Monastery and Site of the Escurial, Madrid

Monastery and Site of the Escurial, Madrid

The Royal Site of San Lorenzo de El Escorial is a historical residence of the King of Spain, in the town of San Lorenzo de El Escorial, about 45 kilometres (28 mi) northwest of the capital, Madrid, in Spain. It is one of the Spanish royal sites and functions as a monastery, royal palace, museum, and school. There is another town, 2.06 km further down the valley (4.1 km road distance), called ‘El Escorial’.

The Escorial comprises two architectural complexes of great historical and cultural significance: the royal monastery itself and La Granjilla de La Fresneda, a royal hunting lodge and monastic retreat about five kilometres away. These sites have a dual nature; that is to say, during the 16th and 17th centuries, they were places in which the power of the Spanish monarchy and the ecclesiastical predominance of the Roman Catholic religion in Spain found a common architectural manifestation. El Escorial was, at once, a monastery and a Spanish royal palace. Originally a property of the Hieronymite monks, it is now a monastery of the Order of Saint Augustine.

Philip II of Spain, reacting to the Protestant Reformation sweeping through Europe during the 16th century, devoted much of his lengthy reign (1556–1598) and much of his seemingly inexhaustible supply of New World gold to stemming the Protestant tide. His protracted efforts were, in the long run, partly successful; however, the same counter-reformational impulse had a much more benign expression thirty years earlier in Philip’s decision to build the complex at El Escorial.

Philip engaged the Spanish architect, Juan Bautista de Toledo, to be his collaborator in the design of El Escorial. Juan Bautista had spent the greater part of his career in Rome, where he had worked on the basilica of St. Peter’s, and in Naples, where he had served the king’s viceroy, whose recommendation brought him to the king’s attention. Philip appointed him architect-royal in 1559, and together they designed El Escorial as a monument to Spain’s role as a center of the Christian world.

On 2 November 1984, UNESCO declared The Royal Seat of San Lorenzo of El Escorial a World Heritage Site. It is a popular tourist attraction, often visited by day-trippers from Madrid – more than 500,000 visitors come to El Escorial every year.

Outline
The Royal Site of San Lorenzo de El Escorial is a historical residence of the King of Spain, in the town of San Lorenzo de El Escorial, about 45 kilometres (28 mi) northwest of the capital, Madrid, in Spain.

Recommended world heritage video

  1. Wachau Cultural Landscape

    Wachau Cultural Landscape

  2. Neolithic Flint Mines at Spiennes (Mons)

    Neolithic Flint Mines at Spiennes (Mons)

  3. Gough and Inaccessible Islands

    Gough and Inaccessible Islands

  1. Lednice – Valtice Cultural Landscape

    Lednice – Valtice Cultural Landscape

  2. Universidade de Coimbra

    Universidade de Coimbra

  3. Aranjuez Cultural Landscape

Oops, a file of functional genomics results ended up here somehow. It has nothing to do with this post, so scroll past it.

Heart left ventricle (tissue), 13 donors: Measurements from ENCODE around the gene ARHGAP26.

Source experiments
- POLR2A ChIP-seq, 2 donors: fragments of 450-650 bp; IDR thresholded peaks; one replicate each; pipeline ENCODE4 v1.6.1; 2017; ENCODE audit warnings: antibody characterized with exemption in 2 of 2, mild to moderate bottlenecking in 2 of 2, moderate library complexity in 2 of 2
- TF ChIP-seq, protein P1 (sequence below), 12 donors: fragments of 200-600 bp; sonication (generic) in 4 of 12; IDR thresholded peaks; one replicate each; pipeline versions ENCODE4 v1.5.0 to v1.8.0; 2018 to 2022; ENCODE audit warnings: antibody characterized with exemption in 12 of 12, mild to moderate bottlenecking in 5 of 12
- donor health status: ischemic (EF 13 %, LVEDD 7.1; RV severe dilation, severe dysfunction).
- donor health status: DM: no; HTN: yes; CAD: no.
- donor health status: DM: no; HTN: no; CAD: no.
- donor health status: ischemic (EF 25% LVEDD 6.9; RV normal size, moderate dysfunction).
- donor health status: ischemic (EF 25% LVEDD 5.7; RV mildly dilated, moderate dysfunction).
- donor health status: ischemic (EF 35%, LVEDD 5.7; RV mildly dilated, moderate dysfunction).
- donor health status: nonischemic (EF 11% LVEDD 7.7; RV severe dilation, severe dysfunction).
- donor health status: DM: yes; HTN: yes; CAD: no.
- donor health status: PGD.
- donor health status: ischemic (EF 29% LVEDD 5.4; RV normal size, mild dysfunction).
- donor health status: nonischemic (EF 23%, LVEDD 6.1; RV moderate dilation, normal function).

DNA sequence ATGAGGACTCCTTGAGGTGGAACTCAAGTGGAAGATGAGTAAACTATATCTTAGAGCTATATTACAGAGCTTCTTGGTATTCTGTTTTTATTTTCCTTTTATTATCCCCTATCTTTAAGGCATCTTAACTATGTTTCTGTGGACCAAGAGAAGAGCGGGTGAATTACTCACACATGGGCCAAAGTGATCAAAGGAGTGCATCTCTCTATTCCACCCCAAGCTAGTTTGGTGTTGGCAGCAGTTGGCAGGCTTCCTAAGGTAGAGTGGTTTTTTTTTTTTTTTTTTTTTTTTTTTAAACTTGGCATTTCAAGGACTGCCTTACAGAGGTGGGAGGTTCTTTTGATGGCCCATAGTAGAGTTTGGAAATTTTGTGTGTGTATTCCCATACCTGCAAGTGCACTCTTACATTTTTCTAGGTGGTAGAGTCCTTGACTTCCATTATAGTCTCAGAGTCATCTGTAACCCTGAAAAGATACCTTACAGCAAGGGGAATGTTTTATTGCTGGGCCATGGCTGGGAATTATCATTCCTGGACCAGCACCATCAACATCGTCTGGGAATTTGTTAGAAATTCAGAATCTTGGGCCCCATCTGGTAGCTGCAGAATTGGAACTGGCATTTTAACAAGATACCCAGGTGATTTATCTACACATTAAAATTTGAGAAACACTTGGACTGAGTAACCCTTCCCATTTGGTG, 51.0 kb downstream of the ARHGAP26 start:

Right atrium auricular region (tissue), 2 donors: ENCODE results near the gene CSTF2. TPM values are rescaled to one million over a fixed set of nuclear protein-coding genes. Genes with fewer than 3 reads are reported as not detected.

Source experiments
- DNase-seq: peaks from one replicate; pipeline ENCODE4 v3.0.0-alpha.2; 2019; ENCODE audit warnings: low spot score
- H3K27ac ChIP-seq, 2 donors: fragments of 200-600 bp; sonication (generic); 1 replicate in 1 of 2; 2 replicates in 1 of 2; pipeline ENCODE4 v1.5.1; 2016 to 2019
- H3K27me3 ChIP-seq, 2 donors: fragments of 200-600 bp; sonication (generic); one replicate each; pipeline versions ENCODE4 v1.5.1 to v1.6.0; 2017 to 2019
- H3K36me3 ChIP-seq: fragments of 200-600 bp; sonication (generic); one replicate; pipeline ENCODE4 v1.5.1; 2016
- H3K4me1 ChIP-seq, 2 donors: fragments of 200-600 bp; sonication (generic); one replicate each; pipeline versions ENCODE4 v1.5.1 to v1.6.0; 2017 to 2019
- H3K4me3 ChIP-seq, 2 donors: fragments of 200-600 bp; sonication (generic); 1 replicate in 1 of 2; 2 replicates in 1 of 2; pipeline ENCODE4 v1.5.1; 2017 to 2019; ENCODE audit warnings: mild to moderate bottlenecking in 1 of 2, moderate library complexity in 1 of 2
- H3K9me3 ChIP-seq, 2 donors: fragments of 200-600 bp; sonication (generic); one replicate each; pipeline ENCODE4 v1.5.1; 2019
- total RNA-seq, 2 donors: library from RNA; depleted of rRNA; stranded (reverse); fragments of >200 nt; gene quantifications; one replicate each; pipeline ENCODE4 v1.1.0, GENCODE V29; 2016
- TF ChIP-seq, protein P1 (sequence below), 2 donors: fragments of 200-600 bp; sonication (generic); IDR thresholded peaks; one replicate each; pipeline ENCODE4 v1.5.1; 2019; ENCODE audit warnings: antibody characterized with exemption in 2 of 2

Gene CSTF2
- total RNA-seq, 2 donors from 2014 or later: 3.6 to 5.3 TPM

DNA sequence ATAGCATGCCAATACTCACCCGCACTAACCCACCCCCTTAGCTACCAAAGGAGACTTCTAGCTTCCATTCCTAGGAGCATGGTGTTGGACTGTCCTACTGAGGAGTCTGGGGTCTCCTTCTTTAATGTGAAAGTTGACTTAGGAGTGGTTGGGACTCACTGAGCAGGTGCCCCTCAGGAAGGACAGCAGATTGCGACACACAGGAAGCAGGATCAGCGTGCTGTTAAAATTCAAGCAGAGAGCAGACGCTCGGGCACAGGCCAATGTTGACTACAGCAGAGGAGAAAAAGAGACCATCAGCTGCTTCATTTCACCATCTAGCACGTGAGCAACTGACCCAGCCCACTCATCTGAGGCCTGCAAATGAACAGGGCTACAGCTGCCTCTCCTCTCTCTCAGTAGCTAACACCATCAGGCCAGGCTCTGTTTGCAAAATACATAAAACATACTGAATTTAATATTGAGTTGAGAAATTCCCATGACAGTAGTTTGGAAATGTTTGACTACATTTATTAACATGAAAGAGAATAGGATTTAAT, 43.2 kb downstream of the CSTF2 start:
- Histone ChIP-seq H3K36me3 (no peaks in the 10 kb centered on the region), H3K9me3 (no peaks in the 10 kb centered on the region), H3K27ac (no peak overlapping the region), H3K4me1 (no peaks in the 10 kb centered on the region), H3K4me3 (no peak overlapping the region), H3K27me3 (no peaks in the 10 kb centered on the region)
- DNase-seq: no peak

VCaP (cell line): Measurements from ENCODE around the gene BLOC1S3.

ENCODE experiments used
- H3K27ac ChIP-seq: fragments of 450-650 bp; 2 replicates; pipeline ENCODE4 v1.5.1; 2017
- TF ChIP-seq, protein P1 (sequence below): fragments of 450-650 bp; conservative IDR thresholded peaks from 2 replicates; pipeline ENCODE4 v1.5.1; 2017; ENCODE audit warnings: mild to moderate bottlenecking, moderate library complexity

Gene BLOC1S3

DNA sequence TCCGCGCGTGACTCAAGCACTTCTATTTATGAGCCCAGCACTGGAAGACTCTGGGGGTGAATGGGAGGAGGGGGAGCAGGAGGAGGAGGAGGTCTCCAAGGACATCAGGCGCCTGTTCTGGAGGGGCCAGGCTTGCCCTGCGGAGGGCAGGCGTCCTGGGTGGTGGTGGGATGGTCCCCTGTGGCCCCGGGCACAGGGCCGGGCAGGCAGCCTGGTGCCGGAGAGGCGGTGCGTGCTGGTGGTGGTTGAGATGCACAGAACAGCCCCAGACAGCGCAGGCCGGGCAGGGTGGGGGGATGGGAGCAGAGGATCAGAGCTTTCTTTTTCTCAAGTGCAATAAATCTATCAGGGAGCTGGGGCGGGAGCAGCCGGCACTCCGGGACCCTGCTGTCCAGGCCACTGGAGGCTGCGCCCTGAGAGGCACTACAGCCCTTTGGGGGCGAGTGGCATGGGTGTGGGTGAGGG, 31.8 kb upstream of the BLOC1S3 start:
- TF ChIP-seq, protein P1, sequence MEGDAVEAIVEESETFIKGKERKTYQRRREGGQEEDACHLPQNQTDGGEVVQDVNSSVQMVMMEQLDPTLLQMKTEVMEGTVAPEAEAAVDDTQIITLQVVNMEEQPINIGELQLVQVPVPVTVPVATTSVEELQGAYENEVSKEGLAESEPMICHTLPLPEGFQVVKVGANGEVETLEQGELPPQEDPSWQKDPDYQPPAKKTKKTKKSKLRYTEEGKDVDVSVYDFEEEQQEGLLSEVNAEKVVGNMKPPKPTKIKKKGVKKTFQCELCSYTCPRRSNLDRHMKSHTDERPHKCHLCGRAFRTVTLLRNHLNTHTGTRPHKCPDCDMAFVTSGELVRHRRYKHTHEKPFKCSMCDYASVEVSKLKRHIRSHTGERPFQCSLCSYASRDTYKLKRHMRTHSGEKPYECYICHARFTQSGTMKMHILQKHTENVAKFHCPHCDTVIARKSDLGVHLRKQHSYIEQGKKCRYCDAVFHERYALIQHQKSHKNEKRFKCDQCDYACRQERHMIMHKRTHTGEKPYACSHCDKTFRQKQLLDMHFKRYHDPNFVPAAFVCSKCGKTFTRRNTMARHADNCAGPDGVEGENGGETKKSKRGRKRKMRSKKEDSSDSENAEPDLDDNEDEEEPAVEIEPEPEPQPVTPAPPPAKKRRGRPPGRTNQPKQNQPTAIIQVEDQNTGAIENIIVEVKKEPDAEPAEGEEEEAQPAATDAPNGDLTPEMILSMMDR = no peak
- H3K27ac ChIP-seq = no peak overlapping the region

Aranjuez Cultural Landscape

  1. Upper Middle Rhine Valley

    Upper Middle Rhine Valley

  2. Warszawa

    Warszawa

  3. Antonine Wall

    Antonine Wall

  1. The Four Lifts on the Canal du Centre and their Environs, La Louvière and Le Roeulx (Hainault)

    The Four Lifts on the Canal du Centre and their Environs, La Louvière and Le Roeulx (Hainault)

  2. L’viv – the Ensemble of the Historic Centre

    L’viv – the Ensemble of the Historic Centre

  3. Wartburg Castle

    Wartburg Castle

  1. Old Town of Segovia and its Aqueduct

    Old Town of Segovia and its Aqueduct

  2. Monasteries of Haghpat and Sanahin

    Monasteries of Haghpat and Sanahin

  3. Pitons, cirques and remparts of Reunion Island

    Pitons, cirques and remparts of Reunion Island

  1. Porto Venere

    Porto Venere

  2. Kremlin and Red Square, Moscow

    Kremlin and Red Square, Moscow

  3. Renaissance Monumental Ensembles of Úbeda and Baeza

    Renaissance Monumental Ensembles of Úbeda and Baeza

  1. Ferrara, City of the Renaissance, and its Po Delta

    Ferrara, City of the Renaissance, and its Po Delta

  2. Schokland and Surroundings

    Schokland and Surroundings

  3. Laponian Area

    Laponian Area

  1. Roskilde Cathedral

    Roskilde Cathedral

  2. The Wadden Sea

    The Wadden Sea

  3. Ilulissat Icefjord

    Ilulissat Icefjord

  1. Our Lady of Ljeviš

    Our Lady of Ljeviš

  2. Cathedral, Alcázar and Archivo de Indias in Seville

    Cathedral, Alcázar and Archivo de Indias in Seville

  3. Abbey and Altenmünster of Lorsch

    Abbey and Altenmünster of Lorsch

  1. Tower of Hercules

    Tower of Hercules

  2. Canterbury Cathedral, St. Augustine’s Abbey, and St. Martin’s Church

    Canterbury Cathedral, St. Augustine’s Abbey, and St. Martin’s Church

  3. Ferrara, City of the Renaissance, and its Po Delta

    Ferrara, City of the Renaissance, and its Po Delta

  1. City of Luxembourg: its Old Quarters and Fortifications

    City of Luxembourg: its Old Quarters and Fortifications

  2. Historic Areas of Istanbul

    Historic Areas of Istanbul

  3. Works of Antoni Gaudí

    Works of Antoni Gaudí

  1. City of Graz – Historic Centre and Schloss Eggenberg

    City of Graz – Historic Centre and Schloss Eggenberg

  2. Episcopal City of Albi

    Episcopal City of Albi

  3. Frontiers of the Roman Empire

    Frontiers of the Roman Empire

  1. Historic Site of Lyons

    Historic Site of Lyons

  2. Pienza

    Pienza

  3. Royal Monastery of Santa María de Guadalupe

    Royal Monastery of Santa María de Guadalupe

facebook comments
Comment
To the Top